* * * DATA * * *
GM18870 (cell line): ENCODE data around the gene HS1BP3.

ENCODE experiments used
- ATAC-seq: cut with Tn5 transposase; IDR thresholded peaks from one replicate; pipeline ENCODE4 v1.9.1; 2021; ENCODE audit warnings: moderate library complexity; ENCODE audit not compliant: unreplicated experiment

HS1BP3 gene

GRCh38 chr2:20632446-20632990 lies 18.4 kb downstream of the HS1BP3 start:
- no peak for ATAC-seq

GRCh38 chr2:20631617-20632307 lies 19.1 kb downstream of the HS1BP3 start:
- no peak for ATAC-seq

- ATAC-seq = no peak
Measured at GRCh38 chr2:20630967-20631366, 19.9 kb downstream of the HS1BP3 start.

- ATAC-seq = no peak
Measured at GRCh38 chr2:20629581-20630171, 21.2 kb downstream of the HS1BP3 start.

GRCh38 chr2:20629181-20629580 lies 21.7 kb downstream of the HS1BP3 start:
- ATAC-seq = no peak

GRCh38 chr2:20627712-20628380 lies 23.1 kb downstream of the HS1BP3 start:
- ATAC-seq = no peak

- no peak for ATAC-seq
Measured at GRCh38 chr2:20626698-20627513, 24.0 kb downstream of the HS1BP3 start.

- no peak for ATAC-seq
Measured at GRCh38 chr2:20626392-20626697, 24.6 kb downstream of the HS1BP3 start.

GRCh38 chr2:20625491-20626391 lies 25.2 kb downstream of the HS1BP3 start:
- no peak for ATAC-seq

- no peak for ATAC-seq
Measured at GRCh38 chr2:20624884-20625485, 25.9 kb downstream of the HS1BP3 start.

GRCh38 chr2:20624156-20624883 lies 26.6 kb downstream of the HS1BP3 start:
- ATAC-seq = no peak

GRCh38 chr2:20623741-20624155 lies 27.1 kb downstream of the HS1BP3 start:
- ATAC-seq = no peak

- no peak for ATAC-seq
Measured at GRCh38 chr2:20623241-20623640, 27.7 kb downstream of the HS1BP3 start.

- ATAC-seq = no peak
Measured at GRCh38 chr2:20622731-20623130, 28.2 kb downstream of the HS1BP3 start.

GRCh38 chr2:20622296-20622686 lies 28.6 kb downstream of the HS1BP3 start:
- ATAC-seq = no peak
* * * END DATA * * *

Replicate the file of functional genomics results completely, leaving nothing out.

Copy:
GM18870 (cell line): ENCODE data around the gene HS1BP3.

ENCODE experiments used
- ATAC-seq: cut with Tn5 transposase; IDR thresholded peaks from one replicate; pipeline ENCODE4 v1.9.1; 2021; ENCODE audit warnings: moderate library complexity; ENCODE audit not compliant: unreplicated experiment

HS1BP3 gene

GRCh38 chr2:20632446-20632990 lies 18.4 kb downstream of the HS1BP3 start:
- no peak for ATAC-seq

GRCh38 chr2:20631617-20632307 lies 19.1 kb downstream of the HS1BP3 start:
- no peak for ATAC-seq

- ATAC-seq = no peak
Measured at GRCh38 chr2:20630967-20631366, 19.9 kb downstream of the HS1BP3 start.

- ATAC-seq = no peak
Measured at GRCh38 chr2:20629581-20630171, 21.2 kb downstream of the HS1BP3 start.

GRCh38 chr2:20629181-20629580 lies 21.7 kb downstream of the HS1BP3 start:
- ATAC-seq = no peak

GRCh38 chr2:20627712-20628380 lies 23.1 kb downstream of the HS1BP3 start:
- ATAC-seq = no peak

- no peak for ATAC-seq
Measured at GRCh38 chr2:20626698-20627513, 24.0 kb downstream of the HS1BP3 start.

- no peak for ATAC-seq
Measured at GRCh38 chr2:20626392-20626697, 24.6 kb downstream of the HS1BP3 start.

GRCh38 chr2:20625491-20626391 lies 25.2 kb downstream of the HS1BP3 start:
- no peak for ATAC-seq

- no peak for ATAC-seq
Measured at GRCh38 chr2:20624884-20625485, 25.9 kb downstream of the HS1BP3 start.

GRCh38 chr2:20624156-20624883 lies 26.6 kb downstream of the HS1BP3 start:
- ATAC-seq = no peak

GRCh38 chr2:20623741-20624155 lies 27.1 kb downstream of the HS1BP3 start:
- ATAC-seq = no peak

- no peak for ATAC-seq
Measured at GRCh38 chr2:20623241-20623640, 27.7 kb downstream of the HS1BP3 start.

- ATAC-seq = no peak
Measured at GRCh38 chr2:20622731-20623130, 28.2 kb downstream of the HS1BP3 start.

GRCh38 chr2:20622296-20622686 lies 28.6 kb downstream of the HS1BP3 start:
- ATAC-seq = no peak